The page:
Should you accept a huge chunk of cash to give up a lifetime pension from your employer? Whether still working or retired, many of you will have to decide that in the wake of a recent policy decision by the federal government. Four years ago, pension-buyout offers slowed to a trickle as the Obama-era Treasury Department announced it was considering prohibiting companies from offering certain lump-sum buyouts in order to protect retirees from spending the money too fast or investing poorly. But this past March, the Treasury quietly backtracked on the proposal and buyout offers now are expected to pick up steam. How to decide…

You might consider the lump sum if… 

  • You are in very poor health and/or have a short life expectancy.
  • You are wealthy enough that you don’t need the security of lifetime guaranteed income from your pension and can afford to take the risks involved in investing on your own.

Choose the steady lifetime payments if… 

  • You don’t think you’re up to the investment challenge of generating at least 4% to 6% annually from your portfolio over several decades. A recent MetLife study found that 21% of lump-sum recipients spent their entire payouts within five-and-a-half years rather than investing wisely.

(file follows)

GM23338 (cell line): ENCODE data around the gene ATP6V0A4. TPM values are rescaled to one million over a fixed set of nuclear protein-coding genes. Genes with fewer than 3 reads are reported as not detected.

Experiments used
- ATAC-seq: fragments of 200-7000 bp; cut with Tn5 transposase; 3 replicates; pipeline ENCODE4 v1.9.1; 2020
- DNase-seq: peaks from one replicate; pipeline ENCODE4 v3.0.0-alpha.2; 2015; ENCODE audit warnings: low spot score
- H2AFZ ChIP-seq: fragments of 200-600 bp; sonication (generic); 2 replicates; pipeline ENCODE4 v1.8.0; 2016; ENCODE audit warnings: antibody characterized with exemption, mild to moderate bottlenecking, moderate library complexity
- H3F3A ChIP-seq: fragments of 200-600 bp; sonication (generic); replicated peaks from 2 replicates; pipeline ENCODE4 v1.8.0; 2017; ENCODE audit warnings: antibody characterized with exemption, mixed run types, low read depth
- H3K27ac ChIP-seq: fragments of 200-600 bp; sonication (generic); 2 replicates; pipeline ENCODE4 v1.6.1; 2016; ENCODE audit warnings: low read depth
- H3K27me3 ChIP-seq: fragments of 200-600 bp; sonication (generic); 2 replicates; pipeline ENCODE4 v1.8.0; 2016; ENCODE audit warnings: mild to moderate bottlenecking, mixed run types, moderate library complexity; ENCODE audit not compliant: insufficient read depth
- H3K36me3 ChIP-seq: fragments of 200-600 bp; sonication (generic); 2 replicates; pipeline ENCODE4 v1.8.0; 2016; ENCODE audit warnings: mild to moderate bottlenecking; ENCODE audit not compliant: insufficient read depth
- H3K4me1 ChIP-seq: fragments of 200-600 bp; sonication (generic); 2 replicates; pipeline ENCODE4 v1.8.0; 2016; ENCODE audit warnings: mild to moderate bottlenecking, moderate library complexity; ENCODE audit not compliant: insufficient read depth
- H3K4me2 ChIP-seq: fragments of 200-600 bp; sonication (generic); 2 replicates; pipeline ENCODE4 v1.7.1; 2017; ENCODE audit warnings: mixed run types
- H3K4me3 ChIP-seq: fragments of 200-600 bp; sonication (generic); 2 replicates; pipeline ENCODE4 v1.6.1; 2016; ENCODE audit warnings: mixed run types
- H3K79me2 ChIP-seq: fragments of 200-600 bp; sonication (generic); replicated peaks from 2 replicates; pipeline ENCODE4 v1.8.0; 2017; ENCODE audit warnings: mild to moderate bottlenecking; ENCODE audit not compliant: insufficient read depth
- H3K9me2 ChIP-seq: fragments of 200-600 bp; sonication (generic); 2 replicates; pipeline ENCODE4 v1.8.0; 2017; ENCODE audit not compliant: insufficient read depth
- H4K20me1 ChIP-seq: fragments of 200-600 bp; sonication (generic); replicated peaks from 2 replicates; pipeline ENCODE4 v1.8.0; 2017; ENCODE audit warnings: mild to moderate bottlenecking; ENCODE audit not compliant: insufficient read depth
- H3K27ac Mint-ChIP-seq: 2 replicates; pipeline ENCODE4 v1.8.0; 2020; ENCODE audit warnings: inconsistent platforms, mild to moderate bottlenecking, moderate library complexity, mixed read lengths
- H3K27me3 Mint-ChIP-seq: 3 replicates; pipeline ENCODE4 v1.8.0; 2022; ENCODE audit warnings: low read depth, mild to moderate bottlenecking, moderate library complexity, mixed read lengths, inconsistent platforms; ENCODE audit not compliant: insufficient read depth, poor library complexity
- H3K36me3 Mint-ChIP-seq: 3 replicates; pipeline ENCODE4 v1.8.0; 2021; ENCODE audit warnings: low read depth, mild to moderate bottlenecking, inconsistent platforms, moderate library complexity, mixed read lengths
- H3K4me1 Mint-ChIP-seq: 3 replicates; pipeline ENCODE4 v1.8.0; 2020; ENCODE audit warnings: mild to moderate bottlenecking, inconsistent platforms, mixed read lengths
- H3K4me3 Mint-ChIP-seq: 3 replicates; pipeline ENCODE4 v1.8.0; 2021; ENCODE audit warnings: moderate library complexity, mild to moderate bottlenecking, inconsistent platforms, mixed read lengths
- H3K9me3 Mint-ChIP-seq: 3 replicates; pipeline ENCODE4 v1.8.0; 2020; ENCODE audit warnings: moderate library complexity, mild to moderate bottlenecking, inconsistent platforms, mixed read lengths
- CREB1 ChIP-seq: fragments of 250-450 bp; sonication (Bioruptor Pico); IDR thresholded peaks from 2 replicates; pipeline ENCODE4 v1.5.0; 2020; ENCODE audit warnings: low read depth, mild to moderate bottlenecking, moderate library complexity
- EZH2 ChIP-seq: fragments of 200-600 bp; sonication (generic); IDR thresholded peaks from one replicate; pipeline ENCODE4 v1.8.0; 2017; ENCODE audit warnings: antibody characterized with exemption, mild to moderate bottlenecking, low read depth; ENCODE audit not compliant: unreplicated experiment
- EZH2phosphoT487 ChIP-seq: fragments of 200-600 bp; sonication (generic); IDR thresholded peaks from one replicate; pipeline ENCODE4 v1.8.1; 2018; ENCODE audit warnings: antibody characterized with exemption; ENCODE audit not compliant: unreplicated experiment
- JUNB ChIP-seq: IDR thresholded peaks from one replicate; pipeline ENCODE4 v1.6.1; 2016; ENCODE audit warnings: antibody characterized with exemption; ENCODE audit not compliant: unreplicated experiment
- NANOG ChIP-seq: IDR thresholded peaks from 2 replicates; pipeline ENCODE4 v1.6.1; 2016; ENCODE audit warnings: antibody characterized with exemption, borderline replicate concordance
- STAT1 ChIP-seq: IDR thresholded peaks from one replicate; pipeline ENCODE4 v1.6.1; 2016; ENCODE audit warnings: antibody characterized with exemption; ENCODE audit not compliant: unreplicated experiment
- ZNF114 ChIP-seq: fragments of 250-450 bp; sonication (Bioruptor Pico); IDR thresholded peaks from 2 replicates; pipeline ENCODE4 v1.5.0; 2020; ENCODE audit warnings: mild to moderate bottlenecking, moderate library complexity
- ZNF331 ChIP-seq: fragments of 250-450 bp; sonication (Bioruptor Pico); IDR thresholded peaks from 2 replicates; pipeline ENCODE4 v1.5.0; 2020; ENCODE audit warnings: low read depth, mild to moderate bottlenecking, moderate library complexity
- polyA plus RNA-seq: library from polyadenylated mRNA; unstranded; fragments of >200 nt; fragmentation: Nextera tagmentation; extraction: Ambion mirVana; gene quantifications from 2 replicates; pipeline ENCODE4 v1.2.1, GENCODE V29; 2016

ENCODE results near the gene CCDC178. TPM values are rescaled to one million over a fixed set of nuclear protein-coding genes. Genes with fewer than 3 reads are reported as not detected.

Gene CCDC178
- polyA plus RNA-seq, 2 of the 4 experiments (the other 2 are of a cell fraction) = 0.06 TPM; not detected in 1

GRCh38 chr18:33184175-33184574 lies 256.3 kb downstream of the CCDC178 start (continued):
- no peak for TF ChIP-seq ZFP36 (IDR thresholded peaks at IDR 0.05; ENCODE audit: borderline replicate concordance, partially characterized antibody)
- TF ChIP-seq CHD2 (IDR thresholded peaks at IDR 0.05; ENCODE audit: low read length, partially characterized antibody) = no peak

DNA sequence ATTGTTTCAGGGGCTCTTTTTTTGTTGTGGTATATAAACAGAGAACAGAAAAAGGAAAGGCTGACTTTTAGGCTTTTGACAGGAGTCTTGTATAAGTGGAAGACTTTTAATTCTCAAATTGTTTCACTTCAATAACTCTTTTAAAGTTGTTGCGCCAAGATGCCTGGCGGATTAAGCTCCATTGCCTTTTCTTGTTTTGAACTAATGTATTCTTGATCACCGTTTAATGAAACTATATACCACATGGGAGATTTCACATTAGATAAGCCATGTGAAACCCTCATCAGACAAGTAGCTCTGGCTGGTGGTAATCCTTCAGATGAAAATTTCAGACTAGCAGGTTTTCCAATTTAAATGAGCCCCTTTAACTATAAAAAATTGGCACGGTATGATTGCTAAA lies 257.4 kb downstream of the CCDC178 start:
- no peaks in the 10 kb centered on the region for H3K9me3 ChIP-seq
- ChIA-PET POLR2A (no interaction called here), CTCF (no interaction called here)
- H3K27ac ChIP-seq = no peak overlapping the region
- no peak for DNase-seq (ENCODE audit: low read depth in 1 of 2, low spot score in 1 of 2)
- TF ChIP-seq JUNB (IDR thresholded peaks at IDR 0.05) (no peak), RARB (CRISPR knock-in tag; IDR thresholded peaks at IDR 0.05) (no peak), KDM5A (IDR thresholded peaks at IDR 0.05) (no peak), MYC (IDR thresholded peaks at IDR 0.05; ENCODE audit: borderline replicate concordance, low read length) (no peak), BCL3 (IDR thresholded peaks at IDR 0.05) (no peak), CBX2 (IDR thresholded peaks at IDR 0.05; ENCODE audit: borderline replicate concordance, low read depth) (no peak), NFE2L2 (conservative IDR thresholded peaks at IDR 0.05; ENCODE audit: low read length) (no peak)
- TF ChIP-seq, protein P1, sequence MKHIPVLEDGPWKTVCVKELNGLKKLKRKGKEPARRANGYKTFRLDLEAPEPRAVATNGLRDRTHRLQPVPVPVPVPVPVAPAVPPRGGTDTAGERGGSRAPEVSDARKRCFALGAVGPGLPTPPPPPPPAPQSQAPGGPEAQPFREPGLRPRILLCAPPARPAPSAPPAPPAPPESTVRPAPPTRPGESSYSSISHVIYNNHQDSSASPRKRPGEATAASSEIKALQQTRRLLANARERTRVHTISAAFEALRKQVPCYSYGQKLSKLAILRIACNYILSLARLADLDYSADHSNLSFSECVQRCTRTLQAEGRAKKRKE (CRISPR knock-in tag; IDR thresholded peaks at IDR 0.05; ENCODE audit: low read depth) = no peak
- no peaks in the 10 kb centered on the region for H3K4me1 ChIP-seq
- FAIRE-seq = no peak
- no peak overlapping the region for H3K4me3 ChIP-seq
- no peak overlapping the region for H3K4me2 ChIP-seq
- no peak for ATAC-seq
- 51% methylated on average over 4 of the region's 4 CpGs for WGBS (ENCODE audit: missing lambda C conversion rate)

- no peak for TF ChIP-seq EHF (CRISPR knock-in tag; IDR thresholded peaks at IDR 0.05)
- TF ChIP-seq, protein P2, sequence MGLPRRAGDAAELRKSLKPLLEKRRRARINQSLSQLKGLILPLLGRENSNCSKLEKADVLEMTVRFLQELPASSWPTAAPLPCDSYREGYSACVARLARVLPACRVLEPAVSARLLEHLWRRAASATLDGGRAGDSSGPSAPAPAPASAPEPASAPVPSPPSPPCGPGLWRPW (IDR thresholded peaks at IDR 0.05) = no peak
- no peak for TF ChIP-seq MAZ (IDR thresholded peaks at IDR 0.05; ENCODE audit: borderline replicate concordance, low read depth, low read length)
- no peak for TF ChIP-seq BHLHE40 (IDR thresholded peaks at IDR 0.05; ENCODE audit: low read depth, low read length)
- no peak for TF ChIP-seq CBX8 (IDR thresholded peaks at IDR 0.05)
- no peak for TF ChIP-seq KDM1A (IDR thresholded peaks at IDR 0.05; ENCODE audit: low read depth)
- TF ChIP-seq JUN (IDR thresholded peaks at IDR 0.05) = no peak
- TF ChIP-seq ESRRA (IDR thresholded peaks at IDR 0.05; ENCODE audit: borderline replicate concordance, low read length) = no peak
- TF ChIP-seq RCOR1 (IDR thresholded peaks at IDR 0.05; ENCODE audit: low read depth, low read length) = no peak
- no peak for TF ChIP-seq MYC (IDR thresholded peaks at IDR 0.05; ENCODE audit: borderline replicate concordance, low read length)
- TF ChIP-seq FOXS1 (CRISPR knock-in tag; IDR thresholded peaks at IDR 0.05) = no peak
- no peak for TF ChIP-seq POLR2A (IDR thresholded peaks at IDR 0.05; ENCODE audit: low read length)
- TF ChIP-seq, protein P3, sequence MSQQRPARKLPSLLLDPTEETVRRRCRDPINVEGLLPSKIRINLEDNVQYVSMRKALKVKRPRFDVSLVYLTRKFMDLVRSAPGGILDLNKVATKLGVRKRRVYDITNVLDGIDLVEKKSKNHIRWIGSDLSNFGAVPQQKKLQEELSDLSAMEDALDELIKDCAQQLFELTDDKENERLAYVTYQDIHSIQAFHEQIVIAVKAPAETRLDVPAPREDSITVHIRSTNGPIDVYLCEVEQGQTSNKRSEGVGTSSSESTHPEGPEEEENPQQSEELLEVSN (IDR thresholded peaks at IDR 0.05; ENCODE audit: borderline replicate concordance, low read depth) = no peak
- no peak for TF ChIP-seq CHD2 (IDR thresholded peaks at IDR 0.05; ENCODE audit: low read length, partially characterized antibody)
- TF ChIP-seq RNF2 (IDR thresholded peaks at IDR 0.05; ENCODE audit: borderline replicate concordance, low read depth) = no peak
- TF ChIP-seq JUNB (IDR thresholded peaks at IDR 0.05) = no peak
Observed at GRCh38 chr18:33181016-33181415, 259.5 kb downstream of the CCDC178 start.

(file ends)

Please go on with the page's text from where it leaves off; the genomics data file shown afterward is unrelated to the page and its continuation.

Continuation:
• You stand to lose valuable benefits from your pension that aren’t factored into a lump-sum payment, such as subsidies for early retirement and spousal benefits. Important: Some retirees fear their company could go bankrupt in the future, and they won’t get their pension payments. That’s unlikely, since most company pension plans are backed by a federal pension insurance agency that guarantees payments up to about $67,000 annually, although that cap varies by the age at which you retire.